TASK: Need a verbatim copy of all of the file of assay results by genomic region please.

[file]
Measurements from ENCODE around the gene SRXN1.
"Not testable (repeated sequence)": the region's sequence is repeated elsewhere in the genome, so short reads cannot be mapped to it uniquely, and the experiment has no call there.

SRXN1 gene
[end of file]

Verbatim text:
Measurements from ENCODE around the gene SRXN1.
"Not testable (repeated sequence)": the region's sequence is repeated elsewhere in the genome, so short reads cannot be mapped to it uniquely, and the experiment has no call there.

SRXN1 gene